If you think getting to 60 Senate votes for serious climate legislation or immigration reform is a daunting task, consider the fate of the new START arms-control treaty, which must garner a constitutionally mandated 67 votes. At this point, a resolution in favor of mom and apple pie would struggle to reach that threshold. But proponents of the measure do believe they have an ace in the hole, namely broad and deep support from the Republican foreign-policy establishment. Unfortunately for them -- and the world -- the available evidence suggests that said establishment's power is weaker than ever, and bellicose nationalists have a deeper grasp on the conservative movement than they've ever had before.
The treaty itself is an extremely modest measure, largely a continuation and update of the U.S.-Russia arms-control status quo that has existed for more than 15 years. But it's the very modesty of the treaty that makes its fate so important. The world stands at a fork in the road on nuclear proliferation. It's no secret that "rogue states" such as North Korea and Iran have been testing the international community's resolve to halt the spread of nuclear weapons. Less understood by the American public is that other powers, less easily painted as the bad guys of world affairs, have been losing faith in the system. The Nonproliferation Treaty committed the existing nuclear-weapons states to work toward global disarmament, but they haven't done so.
Leaders of rising states from Brazil to Turkey to South Africa to Indonesia can't accept a world order that entrenches permanent international inequality. If the world is going to have nuclear weapons forever, then many countries without nuclear arms are going to want to keep their own options open. That, in turn, prevents the creation of an effective global nonproliferation regime.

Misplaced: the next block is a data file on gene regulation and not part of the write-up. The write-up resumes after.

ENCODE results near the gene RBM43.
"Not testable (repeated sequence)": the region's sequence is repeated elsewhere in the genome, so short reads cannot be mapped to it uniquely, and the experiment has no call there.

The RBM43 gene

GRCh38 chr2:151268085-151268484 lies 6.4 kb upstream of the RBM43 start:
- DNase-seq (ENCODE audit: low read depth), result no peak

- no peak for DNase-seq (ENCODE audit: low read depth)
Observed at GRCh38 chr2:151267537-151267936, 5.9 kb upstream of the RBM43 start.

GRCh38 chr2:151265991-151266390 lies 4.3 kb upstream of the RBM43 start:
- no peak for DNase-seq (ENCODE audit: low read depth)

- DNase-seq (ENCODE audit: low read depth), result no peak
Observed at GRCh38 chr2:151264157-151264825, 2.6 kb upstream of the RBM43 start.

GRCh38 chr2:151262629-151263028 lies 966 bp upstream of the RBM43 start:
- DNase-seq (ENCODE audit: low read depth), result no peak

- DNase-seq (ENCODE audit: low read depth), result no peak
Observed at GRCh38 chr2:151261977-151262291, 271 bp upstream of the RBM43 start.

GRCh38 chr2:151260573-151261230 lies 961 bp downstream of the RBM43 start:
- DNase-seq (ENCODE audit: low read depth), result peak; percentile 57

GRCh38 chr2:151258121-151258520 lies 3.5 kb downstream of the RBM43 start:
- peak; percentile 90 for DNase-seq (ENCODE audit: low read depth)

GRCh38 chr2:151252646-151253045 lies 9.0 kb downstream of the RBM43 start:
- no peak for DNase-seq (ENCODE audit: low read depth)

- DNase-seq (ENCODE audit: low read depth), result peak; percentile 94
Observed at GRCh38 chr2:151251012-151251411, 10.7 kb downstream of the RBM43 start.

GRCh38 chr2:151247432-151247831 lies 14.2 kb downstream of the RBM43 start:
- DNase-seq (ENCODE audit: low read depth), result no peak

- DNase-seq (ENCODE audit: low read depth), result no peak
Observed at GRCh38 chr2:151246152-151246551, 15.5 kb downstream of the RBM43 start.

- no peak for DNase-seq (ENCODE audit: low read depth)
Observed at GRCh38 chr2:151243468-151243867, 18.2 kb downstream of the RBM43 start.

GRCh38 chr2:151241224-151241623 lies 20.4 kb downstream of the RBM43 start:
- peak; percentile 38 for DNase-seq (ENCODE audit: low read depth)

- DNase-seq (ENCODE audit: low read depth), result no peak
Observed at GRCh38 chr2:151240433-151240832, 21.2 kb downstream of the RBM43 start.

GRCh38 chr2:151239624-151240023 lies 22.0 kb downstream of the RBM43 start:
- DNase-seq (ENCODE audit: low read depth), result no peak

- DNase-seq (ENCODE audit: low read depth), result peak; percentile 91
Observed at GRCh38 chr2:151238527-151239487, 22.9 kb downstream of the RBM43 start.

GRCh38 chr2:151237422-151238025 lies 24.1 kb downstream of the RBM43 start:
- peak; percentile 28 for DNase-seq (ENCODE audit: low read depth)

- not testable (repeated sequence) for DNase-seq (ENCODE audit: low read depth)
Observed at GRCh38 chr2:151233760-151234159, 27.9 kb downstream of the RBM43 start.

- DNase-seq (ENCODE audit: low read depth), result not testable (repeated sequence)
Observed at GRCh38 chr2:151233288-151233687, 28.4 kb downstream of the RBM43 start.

During his presidential campaign, Barack Obama staked out the most progressive position, calling for the United States to rededicate itself to the eradication of nuclear weapons. It's not a goal that he (or anyone) expects to be achieved in the short term. But it is a goal to which we can make meaningful short-term progress. And doing so is vital to restoring the credibility of nuclear-weapons states and to building an effective coalition for enforcement of nonproliferation rules. New START ratification would be a down payment on that agenda. If world leaders see that such a modest treaty can't be ratified by the U.S. Senate, then words from the White House will cease to carry much weight in their decision-making.
To get the job done, the administration can count on an impressive number of conservative backers. There's Henry Kissinger and James Schlesinger from the Nixon/Ford administrations, George Schulz and Frank Carlucci from the Reagan administration, Brent Scowcroft and James Baker from the George H.W. Bush administration, and Stephen Hadley and Colin Powell from the George W. Bush administration. Against them are arrayed a bunch of cranks, know-nothings, and warmongers -- the kind of people who think the problem with the previous administration was that George W. Bush didn't spend enough time listening to Dick Cheney. Naturally, the cranks have the upper hand.
These are people who oppose START because they oppose the basic idea of arms control. Their notion is that bad actors can be prevented from acquiring nuclear weapons through an endless series of Iraq-style unilateral preventive wars, thus leaving America free to build whatever kind of weapons we want. If that sounds good to you, then welcome to the new GOP.
Consider a name missing from the list of Republican START supporters -- former Secretary of State Condoleezza Rice. Her mentors are on the list, as is her former deputy Hadley. But she is absent. Rice is thought by most to privately favor the deal, but she's unwilling to take a public position over concern about her future within the conservative movement. Similarly, Mitt Romney, the most purely political of GOP presidential aspirants, recently unleashed a cavalcade of erroneous and misleading arguments against the treaty.
That should really scare people. Romney is an excellent finger in the wind as to where the politics of the Republican Party are going. And he's telling us it's going right, doubling down on neoconservatism. As Barron YoungSmith put it, Romney's views show that "the responsible Republican foreign policy establishment is not coming back." There's a perception that neocons have been discredited in the wake of the Bush years. The reality is that their position in the Republican Party has never been stronger. The question for the country and the world is whether we can get something useful done before their growing clout dooms us to a frightening spiral of proliferation and war.
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